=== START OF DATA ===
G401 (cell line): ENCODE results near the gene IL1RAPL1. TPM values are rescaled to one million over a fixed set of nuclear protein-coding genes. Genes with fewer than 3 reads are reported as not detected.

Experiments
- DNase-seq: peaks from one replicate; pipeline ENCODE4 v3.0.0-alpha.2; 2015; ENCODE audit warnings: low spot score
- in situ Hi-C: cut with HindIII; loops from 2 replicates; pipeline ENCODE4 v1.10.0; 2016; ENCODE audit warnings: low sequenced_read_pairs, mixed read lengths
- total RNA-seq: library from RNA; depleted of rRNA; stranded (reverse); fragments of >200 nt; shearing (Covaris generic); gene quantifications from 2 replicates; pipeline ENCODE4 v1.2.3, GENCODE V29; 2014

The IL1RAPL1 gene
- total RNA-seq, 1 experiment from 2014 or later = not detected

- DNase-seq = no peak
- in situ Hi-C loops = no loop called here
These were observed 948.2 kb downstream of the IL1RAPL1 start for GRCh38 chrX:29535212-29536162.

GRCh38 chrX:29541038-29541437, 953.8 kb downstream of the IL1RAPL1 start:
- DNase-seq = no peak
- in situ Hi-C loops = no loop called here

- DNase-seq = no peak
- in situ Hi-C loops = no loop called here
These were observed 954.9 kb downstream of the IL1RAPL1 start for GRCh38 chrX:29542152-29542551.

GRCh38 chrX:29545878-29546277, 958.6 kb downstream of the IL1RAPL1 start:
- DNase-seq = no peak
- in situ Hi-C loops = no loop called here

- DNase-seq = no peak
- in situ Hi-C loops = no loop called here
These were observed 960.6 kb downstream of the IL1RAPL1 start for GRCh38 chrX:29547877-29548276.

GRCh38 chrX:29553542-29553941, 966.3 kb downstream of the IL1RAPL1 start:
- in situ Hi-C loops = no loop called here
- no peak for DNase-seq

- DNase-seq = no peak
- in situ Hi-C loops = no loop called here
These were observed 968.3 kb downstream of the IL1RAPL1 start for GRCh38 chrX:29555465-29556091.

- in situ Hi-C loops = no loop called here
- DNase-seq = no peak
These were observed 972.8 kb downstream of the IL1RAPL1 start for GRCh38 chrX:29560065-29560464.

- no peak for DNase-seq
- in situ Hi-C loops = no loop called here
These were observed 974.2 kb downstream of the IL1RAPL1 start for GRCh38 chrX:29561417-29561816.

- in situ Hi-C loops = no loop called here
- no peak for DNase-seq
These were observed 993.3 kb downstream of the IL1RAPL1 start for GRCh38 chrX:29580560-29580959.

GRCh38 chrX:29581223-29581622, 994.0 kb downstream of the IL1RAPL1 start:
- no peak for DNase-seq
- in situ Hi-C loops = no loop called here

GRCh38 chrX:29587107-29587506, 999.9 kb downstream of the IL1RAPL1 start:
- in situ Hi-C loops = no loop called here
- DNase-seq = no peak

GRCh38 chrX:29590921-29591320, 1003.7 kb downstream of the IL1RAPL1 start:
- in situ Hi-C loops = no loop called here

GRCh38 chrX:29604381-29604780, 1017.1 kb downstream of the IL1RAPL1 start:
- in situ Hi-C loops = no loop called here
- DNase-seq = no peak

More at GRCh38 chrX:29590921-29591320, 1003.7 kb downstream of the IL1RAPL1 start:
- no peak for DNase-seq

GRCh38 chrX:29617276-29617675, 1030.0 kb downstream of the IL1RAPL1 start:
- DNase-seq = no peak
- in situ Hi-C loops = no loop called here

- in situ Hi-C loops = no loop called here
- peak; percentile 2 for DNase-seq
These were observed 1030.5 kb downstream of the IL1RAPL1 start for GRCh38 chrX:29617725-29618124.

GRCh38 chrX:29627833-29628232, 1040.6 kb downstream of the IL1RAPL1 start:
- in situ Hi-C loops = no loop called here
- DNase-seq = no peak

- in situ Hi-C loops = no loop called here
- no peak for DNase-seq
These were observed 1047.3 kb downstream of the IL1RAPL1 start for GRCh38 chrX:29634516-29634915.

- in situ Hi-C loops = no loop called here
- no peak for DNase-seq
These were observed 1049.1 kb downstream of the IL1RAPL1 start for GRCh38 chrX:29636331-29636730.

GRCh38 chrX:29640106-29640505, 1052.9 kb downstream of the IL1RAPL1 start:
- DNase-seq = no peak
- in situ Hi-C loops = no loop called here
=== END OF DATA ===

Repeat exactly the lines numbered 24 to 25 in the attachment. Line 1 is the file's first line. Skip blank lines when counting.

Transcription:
- in situ Hi-C loops = no loop called here
- no peak for DNase-seq